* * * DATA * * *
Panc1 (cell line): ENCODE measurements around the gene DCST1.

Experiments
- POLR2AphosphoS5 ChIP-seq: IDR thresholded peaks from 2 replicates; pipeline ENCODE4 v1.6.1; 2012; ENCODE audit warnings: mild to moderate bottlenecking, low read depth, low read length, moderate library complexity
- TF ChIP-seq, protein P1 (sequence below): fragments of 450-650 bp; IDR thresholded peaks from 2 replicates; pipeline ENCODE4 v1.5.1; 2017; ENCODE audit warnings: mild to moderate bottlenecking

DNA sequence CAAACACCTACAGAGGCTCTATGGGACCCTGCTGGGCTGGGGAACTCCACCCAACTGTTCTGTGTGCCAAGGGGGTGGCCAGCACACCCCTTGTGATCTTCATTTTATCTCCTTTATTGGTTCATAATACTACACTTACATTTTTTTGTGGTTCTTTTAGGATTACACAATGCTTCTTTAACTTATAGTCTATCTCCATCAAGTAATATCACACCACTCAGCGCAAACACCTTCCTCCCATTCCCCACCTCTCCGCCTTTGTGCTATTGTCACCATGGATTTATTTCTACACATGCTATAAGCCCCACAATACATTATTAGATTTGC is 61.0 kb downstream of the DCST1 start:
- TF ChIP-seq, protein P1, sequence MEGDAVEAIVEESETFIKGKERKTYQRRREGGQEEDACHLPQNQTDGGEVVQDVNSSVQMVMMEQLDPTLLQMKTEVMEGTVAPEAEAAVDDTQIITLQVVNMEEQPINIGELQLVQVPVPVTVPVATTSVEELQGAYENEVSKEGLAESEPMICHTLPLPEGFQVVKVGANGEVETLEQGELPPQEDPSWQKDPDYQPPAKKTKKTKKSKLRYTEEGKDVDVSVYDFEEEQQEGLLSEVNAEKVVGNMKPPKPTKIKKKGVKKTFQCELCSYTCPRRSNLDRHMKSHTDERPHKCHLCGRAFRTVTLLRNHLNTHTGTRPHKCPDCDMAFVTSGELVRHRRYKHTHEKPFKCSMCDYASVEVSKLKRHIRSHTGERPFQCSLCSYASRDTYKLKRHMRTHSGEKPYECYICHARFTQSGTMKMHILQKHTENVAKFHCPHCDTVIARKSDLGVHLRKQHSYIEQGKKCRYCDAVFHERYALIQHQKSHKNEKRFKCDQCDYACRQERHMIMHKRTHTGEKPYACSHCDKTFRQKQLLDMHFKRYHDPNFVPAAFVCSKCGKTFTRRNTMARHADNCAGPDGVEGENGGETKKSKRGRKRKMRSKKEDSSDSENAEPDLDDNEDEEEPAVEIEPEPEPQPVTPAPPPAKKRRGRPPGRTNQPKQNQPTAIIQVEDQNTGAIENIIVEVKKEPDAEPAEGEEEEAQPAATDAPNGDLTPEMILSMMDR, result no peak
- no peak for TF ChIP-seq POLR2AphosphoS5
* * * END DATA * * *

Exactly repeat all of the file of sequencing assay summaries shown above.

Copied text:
Panc1 (cell line): ENCODE measurements around the gene DCST1.

Experiments
- POLR2AphosphoS5 ChIP-seq: IDR thresholded peaks from 2 replicates; pipeline ENCODE4 v1.6.1; 2012; ENCODE audit warnings: mild to moderate bottlenecking, low read depth, low read length, moderate library complexity
- TF ChIP-seq, protein P1 (sequence below): fragments of 450-650 bp; IDR thresholded peaks from 2 replicates; pipeline ENCODE4 v1.5.1; 2017; ENCODE audit warnings: mild to moderate bottlenecking

DNA sequence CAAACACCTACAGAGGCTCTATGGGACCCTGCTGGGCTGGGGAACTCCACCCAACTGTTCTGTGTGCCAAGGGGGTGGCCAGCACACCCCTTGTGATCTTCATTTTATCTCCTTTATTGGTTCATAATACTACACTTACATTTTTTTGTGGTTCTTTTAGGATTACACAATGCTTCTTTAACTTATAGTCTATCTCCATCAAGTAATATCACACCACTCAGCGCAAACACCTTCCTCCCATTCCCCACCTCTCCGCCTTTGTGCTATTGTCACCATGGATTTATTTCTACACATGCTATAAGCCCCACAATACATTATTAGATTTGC is 61.0 kb downstream of the DCST1 start:
- TF ChIP-seq, protein P1, sequence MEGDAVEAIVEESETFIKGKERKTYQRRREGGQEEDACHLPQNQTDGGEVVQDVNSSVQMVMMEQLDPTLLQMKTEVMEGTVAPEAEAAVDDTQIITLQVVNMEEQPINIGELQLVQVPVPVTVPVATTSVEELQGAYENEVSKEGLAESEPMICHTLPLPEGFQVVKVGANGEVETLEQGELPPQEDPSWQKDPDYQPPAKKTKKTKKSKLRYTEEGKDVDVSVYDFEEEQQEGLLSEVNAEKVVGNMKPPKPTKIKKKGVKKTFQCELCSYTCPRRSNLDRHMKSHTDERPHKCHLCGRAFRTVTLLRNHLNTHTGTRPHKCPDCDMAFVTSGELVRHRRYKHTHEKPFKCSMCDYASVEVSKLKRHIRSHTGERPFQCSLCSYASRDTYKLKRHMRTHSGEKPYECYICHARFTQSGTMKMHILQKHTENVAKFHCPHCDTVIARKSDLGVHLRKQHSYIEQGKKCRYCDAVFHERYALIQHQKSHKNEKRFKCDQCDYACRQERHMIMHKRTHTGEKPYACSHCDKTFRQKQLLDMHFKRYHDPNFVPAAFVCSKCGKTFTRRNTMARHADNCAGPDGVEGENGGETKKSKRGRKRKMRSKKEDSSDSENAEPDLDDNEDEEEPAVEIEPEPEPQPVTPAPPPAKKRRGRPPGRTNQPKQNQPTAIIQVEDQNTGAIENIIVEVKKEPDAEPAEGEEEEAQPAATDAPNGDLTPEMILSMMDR, result no peak
- no peak for TF ChIP-seq POLR2AphosphoS5